MEMORANDUM AND ORDER
Sam A. Crow, U.S. District Senior Judge
Following a nine-day jury trial, James Wardell Quary was convicted in March of 1997 of 80 federal counts of drug and drug-related offenses. He was sentenced to a total term of life plus five years consecutive. His convictions were affirmed on direct appeal. United States v. Quary, 188 F.3d 520, 1999 WL 546999 (10th Cir.), cert. denied, 528 U.S. 1033 (1999). He filed a motion to vacate or correct sentence under 28 U.S.C. § 2255 that was denied by the district court. (Dk. 742). “Because his arguments fly in the face of well-accepted precedent, ” the Tenth Circuit denied a certificate of appealability. United States v. Quary, 60 Fed.Appx. 188, 2003 WL 256900 (10th Cir. 2003). The district court denied in 2008 Mr. Quary’s pro se motion to modify his sentence pursuant to 18 U.S.C. § 3582(c)(2). (Dk. 830). In 2012, the court denied Mr. Quary’s request for appointment of counsel, as he lacked a viable argument for relief under § 3582(c)(2). (Dk. 866). Most recently, in July of 2013, Mr. Quary sought additional information about his judgment and sentence, and the court entered an order responsive to his request. (Dk. 869).
Now the defendant has filed a document entitled “Motion to Dismiss” the indictment. (Dk. 870). The motion has been docketed as a motion to dismiss and as a motion seeking relief under 28 U.S.C. § 2255. He argues his procedural rights under the Federal Rules of Criminal Procedure, specifically Rules 3 and 4 concerning complaint and arrest warrant or summons and Rule 5.1 concerning a preliminary hearing were violated. None of these issues were raised in his direct appeal or in his prior § 2255 proceedings.
“[A] motion alleging a defect in instituting the prosecution” must be raised before trial. Fed. R. Crim. P. 12(b)(3). This motion is filed long after the defendant’s convictions and sentence became final. The defendant has exhausted his rights on direct appeal and on his first § 2255 motion. Thus, as a Rule 12(b)(3), the defendant’s motion is untimely and is summarily denied for that reason. See United States v. Valadez-Camarena, 402 F.3d 1259, 1261 (10th Cir. 2005).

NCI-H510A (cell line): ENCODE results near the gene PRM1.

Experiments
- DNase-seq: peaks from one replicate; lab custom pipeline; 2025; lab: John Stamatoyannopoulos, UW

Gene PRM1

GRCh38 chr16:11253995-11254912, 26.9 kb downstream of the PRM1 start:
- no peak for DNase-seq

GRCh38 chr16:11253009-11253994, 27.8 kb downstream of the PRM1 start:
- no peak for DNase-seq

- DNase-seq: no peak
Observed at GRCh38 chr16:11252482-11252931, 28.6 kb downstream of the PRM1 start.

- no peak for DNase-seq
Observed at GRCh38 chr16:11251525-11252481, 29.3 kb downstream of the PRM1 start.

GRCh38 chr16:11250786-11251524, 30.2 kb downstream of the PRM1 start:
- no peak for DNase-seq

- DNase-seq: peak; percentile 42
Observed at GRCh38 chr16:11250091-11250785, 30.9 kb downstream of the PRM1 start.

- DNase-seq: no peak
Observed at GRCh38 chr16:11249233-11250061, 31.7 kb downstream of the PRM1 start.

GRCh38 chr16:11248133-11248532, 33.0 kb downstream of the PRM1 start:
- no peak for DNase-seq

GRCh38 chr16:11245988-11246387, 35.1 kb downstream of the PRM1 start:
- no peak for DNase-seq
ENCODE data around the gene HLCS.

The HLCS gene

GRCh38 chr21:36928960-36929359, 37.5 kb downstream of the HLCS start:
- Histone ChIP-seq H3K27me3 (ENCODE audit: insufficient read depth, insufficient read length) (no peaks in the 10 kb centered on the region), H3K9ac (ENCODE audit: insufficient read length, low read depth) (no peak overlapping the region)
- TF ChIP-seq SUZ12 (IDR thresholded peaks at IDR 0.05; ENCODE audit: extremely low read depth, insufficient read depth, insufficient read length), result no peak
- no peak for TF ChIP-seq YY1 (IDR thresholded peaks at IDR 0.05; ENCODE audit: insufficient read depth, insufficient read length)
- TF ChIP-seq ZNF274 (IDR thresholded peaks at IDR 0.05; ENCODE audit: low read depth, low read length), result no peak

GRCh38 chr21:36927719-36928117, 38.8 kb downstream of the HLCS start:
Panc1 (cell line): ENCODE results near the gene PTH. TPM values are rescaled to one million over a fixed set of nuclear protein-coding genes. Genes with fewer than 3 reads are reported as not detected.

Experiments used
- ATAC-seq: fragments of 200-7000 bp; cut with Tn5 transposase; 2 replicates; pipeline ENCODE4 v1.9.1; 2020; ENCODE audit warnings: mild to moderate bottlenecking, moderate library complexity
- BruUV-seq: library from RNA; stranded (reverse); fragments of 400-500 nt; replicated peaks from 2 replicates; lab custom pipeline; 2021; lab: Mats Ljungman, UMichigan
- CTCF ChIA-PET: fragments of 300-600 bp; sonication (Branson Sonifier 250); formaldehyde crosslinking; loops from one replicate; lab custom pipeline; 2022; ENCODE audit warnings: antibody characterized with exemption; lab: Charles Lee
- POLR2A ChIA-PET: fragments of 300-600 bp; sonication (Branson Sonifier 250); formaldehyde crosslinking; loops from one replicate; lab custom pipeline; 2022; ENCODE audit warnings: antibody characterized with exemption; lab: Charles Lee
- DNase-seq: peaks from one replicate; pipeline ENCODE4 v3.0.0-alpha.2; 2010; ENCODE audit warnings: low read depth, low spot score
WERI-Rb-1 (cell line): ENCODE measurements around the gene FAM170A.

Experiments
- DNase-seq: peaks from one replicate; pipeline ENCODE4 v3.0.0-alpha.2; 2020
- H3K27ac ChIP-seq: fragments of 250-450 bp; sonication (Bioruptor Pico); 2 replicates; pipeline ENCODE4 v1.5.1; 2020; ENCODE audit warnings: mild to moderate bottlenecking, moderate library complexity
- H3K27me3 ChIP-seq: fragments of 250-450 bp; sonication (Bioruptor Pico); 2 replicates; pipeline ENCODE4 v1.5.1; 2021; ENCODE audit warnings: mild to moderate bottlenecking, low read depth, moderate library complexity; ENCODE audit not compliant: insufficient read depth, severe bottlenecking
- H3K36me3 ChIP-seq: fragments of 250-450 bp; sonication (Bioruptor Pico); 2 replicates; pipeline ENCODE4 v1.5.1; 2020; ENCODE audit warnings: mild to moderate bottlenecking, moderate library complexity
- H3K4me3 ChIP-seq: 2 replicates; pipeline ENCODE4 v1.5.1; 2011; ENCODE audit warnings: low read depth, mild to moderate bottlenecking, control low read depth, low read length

The question remains whether to construe Mr. Quary’s motion as seeking relief under 28 U.S.C. § 2255. In Valadez-Camarena, the district court chose not to construe as a § 2255 motion the defendant’s Rule 12(b) motion because “such a motion would, at least facially, ‘be barred as untimely [under 28 U.S.C. § 2255 para.6] or as second or successive [under 28 U.S.C. § 2255 para.8].” 402 F.3d at 1261. The Tenth Circuit affirmed this decision:
And, as Defendant did not rely on § 2255 in his motion, he had not had any reason to develop and present grounds to satisfy or circumvent the distinct legal barriers raised in § 2255 paras. 6 and 8. Under these circumstances, the district court’s prudential decision not to construe Defendant’s motion under § 2255 cannot be deemed an abuse of discretion. This court has followed the same course when presented with similar circumstances on appeal. See Brown v. Warden, Springfield Med. Ctr. for Fed. Prisoners, 315 F.3d 1268, 1270 (10th Cir. 2003)(declining to recast pro se pleading as § 2255 motion on appeal in light of imminent second-successive bar).
402 F.3d at 1261; see United States v. Carranza-Hurtado, 456 Fed.Appx. 745, 746-47, 2012 WL 75661 at *2 (10th Cir. 2012). Mr. Quary’s motion seeks dismissal of the indictment as his only relief, does not cite § 2255, and does not make any arguments for overcoming the hurdles of untimeliness and successive filing. The motion does include allegations of a substantive due process violation, but they are based on no more than a contested compliance with the federal rules of criminal procedure. Thus, the court shall not construe the defendant’s motion as seeking relief under the § 2255.
IT IS THEREFORE ORDERED that the defendant’s motion to dismiss pursuant to the Rules of Criminal Procedures and ...